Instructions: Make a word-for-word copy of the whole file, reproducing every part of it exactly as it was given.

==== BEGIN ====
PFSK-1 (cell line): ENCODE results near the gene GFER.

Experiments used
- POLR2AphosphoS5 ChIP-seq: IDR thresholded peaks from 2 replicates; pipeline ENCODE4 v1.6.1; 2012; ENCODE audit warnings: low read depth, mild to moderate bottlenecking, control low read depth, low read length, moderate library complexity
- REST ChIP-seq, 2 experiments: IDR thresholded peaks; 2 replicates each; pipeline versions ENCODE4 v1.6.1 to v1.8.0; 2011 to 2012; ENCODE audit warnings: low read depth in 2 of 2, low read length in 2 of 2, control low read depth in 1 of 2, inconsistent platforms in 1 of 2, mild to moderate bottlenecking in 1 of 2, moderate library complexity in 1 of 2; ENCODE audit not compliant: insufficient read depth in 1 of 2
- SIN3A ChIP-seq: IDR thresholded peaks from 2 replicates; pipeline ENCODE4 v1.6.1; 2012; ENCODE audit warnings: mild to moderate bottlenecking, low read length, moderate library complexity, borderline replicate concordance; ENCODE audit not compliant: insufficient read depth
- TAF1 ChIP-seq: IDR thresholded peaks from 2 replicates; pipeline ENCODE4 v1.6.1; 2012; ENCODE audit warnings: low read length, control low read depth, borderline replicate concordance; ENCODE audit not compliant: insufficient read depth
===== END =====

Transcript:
PFSK-1 (cell line): ENCODE results near the gene GFER.

Experiments used
- POLR2AphosphoS5 ChIP-seq: IDR thresholded peaks from 2 replicates; pipeline ENCODE4 v1.6.1; 2012; ENCODE audit warnings: low read depth, mild to moderate bottlenecking, control low read depth, low read length, moderate library complexity
- REST ChIP-seq, 2 experiments: IDR thresholded peaks; 2 replicates each; pipeline versions ENCODE4 v1.6.1 to v1.8.0; 2011 to 2012; ENCODE audit warnings: low read depth in 2 of 2, low read length in 2 of 2, control low read depth in 1 of 2, inconsistent platforms in 1 of 2, mild to moderate bottlenecking in 1 of 2, moderate library complexity in 1 of 2; ENCODE audit not compliant: insufficient read depth in 1 of 2
- SIN3A ChIP-seq: IDR thresholded peaks from 2 replicates; pipeline ENCODE4 v1.6.1; 2012; ENCODE audit warnings: mild to moderate bottlenecking, low read length, moderate library complexity, borderline replicate concordance; ENCODE audit not compliant: insufficient read depth
- TAF1 ChIP-seq: IDR thresholded peaks from 2 replicates; pipeline ENCODE4 v1.6.1; 2012; ENCODE audit warnings: low read length, control low read depth, borderline replicate concordance; ENCODE audit not compliant: insufficient read depth